This course introduces you to the interactions between animals and people at different places, spaces and scales. You will explore forms of human-animal interaction and their interactions with nature and culture.  You will learn about these concepts though this reading course and subsequent workshop discussion and online activity. You will also apply these concepts in diverse workplace contexts such as companion animals, animal protection, and a Field Trip to Australia Zoo.  Animal geography is part of the broader field of Animal Studies which is important for many disciplines and professions. Contact: Jennifer Carter (JCarter@usc.edu.au)

NEW SOUTH WALES

Macquarie University

Animal in the Ancient World (AHIX350)

This unit explores the role of animals in cultures of the ancient Mediterranean region. All taxonomic classes are considered, including mammals, birds, reptiles, amphibians, fish and invertebrates. The topics to be covered range from the use of animals in agriculture, hunting, warfare and entertainment, to their significance in religion, philosophy, symbolism and art. Through an assessment of artefacts, images, and texts, students investigate the ways in which both wild and domesticated species influenced the minds and behaviour of ancient peoples.  Contact: Linda Evans (linda.evans@mq.edu.au)

University of Sydney

Society and Animals (SCLG2022)

Society and Animals presents sustained exploration of sociology of science approaches to the role of animals in modern western societies. It traces historical changes in the enactment of animals. The unit considers the animal in contemporary social life including: everyday life, fashion, art, food; gender, ethnic and class distinctions; modernization and urbanization; science and environment; sociological methodology and social theory.  Contact: Dinesh Wadiwel (dinesh.wadiwel@sydney.edu.au)

University of New South Wales

Animal Law (LAWS3144 or JURD7444)

Law plays a substantial role in the ways in which our society relates to animals. As our society increasingly accepts that the protection of animals from cruelty and other forms of mistreatment is important, the study of legal matters relating to animals, ie animal law is important. This course looks at the ethics and jurisprudence on the way humans think of and treat animals, the historical and present status of animals as property, the law and science underpinning our approach to animal welfare, standing to represent the interest of animals, and the laws and codes of practice relating to the use of animals for food, research, and entertainment.  Contact:  law@unsw.edu.au

University of Wollongong

Animal Law (LLB 366)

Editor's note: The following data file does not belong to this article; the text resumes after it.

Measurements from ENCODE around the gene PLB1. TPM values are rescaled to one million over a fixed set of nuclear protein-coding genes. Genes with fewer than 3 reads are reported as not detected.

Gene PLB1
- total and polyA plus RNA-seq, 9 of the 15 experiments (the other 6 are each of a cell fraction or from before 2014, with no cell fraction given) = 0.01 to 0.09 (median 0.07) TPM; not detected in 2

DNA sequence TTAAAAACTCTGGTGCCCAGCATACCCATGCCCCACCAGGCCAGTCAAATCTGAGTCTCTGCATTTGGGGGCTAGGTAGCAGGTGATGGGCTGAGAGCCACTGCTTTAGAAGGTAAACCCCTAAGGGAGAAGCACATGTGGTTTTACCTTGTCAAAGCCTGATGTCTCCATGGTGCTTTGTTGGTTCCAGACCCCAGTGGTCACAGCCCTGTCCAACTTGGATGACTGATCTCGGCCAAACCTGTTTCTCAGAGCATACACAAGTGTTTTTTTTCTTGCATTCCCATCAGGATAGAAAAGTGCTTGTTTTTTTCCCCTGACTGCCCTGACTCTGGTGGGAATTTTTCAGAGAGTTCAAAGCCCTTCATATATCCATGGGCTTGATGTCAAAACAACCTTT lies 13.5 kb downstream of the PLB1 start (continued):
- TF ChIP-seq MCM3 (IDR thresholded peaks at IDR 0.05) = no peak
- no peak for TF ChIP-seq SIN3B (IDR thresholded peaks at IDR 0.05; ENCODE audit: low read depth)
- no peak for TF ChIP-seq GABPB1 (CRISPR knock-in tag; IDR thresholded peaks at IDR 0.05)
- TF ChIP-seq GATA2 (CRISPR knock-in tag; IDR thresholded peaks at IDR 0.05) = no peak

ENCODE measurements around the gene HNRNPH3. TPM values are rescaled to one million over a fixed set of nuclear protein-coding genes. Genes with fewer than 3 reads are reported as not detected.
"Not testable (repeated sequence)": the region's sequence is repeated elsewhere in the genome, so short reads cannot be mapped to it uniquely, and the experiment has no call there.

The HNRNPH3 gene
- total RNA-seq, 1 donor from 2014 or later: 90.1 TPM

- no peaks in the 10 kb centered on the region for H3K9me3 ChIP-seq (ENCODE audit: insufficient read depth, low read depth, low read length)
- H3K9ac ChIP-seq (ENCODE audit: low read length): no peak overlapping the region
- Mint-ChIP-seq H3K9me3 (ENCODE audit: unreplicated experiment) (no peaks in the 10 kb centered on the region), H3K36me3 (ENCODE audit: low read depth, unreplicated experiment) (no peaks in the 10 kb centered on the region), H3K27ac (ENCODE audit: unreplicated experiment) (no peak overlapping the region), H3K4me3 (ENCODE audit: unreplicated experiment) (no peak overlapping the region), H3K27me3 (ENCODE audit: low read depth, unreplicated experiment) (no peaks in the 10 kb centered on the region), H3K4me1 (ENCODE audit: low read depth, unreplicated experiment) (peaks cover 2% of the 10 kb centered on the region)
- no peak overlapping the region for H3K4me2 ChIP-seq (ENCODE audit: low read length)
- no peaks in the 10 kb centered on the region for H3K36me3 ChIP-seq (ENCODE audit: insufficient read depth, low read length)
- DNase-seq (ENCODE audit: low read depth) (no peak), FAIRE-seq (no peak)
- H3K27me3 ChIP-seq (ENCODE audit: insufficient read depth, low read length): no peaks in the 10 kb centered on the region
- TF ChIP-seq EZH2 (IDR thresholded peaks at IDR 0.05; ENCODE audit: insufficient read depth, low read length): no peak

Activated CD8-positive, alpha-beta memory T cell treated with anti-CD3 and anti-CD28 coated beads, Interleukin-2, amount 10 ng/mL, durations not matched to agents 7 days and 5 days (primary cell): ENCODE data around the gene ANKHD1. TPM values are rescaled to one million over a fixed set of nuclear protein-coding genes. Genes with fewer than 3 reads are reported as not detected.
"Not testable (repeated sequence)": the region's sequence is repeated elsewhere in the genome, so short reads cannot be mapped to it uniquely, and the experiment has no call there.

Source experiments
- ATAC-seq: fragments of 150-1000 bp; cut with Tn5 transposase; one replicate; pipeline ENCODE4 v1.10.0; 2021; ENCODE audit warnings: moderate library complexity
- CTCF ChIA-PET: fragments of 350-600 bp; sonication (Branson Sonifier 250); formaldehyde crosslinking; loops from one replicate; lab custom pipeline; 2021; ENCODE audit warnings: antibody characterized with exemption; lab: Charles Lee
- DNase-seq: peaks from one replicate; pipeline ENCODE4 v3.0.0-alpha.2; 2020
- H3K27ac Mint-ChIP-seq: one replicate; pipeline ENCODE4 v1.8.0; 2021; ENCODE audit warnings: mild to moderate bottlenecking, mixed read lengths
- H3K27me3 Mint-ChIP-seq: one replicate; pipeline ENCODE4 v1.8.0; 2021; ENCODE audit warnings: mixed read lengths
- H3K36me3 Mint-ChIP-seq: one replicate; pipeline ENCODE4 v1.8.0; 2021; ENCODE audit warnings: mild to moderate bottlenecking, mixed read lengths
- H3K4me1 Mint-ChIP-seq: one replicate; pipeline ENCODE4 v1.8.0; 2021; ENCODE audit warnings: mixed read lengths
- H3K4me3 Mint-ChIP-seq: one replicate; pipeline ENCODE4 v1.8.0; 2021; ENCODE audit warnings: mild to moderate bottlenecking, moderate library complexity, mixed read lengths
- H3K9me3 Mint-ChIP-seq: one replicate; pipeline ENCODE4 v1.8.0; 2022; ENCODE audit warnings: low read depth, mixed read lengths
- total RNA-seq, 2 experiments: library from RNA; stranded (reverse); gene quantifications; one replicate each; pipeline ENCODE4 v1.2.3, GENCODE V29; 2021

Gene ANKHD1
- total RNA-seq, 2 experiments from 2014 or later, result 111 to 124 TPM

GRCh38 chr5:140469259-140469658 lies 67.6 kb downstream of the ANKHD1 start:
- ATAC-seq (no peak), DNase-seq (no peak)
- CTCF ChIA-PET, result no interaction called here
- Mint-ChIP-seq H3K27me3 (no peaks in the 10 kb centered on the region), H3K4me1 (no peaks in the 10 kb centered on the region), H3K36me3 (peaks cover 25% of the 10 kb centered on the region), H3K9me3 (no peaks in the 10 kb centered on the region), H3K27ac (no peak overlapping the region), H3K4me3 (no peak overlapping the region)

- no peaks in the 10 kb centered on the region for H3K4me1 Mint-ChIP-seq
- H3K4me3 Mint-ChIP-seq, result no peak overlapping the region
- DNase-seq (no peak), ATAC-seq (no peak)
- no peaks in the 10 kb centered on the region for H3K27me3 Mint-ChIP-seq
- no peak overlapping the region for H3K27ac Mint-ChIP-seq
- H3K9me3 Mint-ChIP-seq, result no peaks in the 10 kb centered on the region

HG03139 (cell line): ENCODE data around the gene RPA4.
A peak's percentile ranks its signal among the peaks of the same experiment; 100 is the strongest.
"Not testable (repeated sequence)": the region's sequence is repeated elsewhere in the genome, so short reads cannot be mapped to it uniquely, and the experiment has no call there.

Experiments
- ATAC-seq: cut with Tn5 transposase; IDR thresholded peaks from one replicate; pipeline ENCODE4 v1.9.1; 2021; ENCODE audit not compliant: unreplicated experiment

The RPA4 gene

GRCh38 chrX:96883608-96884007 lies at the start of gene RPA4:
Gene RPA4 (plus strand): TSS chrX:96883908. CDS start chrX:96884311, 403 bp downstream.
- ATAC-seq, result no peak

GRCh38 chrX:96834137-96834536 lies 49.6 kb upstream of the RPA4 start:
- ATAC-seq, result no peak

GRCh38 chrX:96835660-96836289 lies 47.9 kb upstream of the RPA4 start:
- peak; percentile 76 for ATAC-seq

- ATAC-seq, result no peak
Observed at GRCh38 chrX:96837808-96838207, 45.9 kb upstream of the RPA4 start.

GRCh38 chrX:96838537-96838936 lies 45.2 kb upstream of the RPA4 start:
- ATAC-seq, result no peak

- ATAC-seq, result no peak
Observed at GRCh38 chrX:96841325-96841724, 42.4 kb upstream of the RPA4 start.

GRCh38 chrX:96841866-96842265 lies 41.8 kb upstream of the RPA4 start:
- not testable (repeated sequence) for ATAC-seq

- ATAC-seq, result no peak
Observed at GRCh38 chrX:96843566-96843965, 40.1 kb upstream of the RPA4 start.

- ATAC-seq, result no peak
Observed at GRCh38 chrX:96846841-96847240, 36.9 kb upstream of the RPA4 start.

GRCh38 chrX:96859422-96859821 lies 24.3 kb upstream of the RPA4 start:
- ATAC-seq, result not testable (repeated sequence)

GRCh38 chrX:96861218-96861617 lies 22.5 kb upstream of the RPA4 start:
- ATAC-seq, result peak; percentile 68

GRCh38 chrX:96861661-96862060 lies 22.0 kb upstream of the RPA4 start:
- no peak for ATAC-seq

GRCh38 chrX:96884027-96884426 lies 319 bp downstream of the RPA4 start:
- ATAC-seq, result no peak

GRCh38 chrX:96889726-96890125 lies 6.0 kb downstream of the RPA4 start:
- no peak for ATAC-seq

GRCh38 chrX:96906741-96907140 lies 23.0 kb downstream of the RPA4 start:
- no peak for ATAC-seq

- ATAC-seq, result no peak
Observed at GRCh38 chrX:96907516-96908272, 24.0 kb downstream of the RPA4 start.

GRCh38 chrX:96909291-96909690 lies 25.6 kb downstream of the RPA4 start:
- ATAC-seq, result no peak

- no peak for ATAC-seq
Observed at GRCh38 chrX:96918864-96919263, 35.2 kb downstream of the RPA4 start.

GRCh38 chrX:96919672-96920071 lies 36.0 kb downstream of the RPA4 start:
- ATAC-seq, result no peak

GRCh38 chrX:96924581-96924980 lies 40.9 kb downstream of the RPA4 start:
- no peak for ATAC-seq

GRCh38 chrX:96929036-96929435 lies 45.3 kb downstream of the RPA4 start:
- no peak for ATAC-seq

This subject commences with a critical examination of the status of nonhuman animals as property and the various theories that underpin the distinction between animal welfare and animal rights. Against this background, State and federal laws in relation to animals are reviewed, with a focus on the complex regulatory framework that governs animal welfare. The enforcement of animal welfare laws is also explored, including the strengths and weaknesses of a charitable organisation, the RSPCA, acting as the main law enforcement body. Although the emphasis is on Australian law, some overseas developments are considered.  Contact: Keely Boom (kboom@uow.edu.au)

 

 Animals and Ecology in Literature and Film (ENGL 381)

Susan McHugh asks: “[h]ow do animal agents appear in literature, and with what material effects on the world around them?” This subject examines the the representation of non-human animals and the natural world in order to ask questions about representation itself. When we think about nonhuman animals we are asking questions about the human and its beyond, drawing in questions of race, gender class and the politics of difference. Asking questions about nonhuman representation asks us to consider the material effects of literary techniques from allegory to realism. The subject might examine these questions through prose fiction, poetry, drama, the literary essay and film texts from the early modern period to the twenty-first century. Similarly, the subject might address philosophical and ethical writings about the ethics and politics of the nonhuman and the refraction of these texts in literary terms. Contact: Mike Griffiths (mickg@uow.edu.au)

Southern Cross University

Animal Law (LAW10487)

Considers the legal and philosophical assumptions relating to human-animal interactions, the history and present status of animals as property, and the legal regulatory frameworks governing a variety of human-animal interactions in Australia. Acceptance that the protection of animals from cruelty and other forms of exploitation is important, an understanding of the application of legal frameworks relating to animals is crucial. Predicated on the view that current protections relating to animals are inadequate, there is a strong emphasis on law reform and activism and upon practical ways in which concerned animal advocates may advance the interests of, and legal protections provided to, animals.  Contact: Ann Leverett (ann.leverett@scu.edu.au)

University of Newcastle